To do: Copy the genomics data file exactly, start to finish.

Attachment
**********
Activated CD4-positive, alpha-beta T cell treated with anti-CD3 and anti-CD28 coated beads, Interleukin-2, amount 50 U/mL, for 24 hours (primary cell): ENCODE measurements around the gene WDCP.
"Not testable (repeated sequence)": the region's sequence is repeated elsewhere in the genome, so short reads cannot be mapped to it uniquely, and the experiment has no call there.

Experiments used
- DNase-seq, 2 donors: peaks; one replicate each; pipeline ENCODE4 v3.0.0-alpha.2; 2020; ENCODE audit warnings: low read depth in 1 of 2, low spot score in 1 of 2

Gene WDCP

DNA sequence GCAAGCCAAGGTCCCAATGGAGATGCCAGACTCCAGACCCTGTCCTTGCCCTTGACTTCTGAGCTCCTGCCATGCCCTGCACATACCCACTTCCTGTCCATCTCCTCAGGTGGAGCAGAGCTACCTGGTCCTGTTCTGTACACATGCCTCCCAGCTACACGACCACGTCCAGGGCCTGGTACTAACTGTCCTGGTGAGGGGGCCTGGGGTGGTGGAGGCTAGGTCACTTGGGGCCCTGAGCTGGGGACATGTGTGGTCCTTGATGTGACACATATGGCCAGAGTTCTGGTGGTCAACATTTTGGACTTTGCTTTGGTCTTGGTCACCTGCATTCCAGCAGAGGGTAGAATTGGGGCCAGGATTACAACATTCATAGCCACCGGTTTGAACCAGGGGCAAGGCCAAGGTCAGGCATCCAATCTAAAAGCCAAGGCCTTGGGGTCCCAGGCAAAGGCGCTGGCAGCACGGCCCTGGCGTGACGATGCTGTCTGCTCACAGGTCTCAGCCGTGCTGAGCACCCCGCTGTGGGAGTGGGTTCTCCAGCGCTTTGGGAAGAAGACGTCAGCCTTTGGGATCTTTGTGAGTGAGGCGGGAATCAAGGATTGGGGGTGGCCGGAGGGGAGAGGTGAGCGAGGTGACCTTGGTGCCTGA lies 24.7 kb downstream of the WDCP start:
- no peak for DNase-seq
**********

Activated CD4-positive, alpha-beta T cell treated with anti-CD3 and anti-CD28 coated beads, Interleukin-2, amount 50 U/mL, for 24 hours (primary cell): ENCODE measurements around the gene WDCP.
"Not testable (repeated sequence)": the region's sequence is repeated elsewhere in the genome, so short reads cannot be mapped to it uniquely, and the experiment has no call there.

Experiments used
- DNase-seq, 2 donors: peaks; one replicate each; pipeline ENCODE4 v3.0.0-alpha.2; 2020; ENCODE audit warnings: low read depth in 1 of 2, low spot score in 1 of 2

Gene WDCP

DNA sequence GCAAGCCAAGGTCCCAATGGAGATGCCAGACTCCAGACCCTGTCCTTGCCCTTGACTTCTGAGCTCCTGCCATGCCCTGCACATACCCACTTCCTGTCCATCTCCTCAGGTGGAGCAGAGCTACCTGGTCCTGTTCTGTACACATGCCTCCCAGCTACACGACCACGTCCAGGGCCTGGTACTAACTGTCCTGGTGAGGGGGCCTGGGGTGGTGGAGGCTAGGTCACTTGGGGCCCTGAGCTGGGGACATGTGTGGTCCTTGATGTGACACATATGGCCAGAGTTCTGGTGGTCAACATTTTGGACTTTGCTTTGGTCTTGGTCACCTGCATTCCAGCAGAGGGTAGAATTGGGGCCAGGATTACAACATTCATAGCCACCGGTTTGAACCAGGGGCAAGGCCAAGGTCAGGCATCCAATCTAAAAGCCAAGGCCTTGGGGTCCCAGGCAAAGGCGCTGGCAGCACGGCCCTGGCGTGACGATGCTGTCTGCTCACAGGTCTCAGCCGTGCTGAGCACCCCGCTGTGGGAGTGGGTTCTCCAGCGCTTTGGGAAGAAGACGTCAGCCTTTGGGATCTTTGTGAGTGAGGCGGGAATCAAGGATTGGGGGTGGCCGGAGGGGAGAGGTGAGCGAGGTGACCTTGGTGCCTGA lies 24.7 kb downstream of the WDCP start:
- no peak for DNase-seq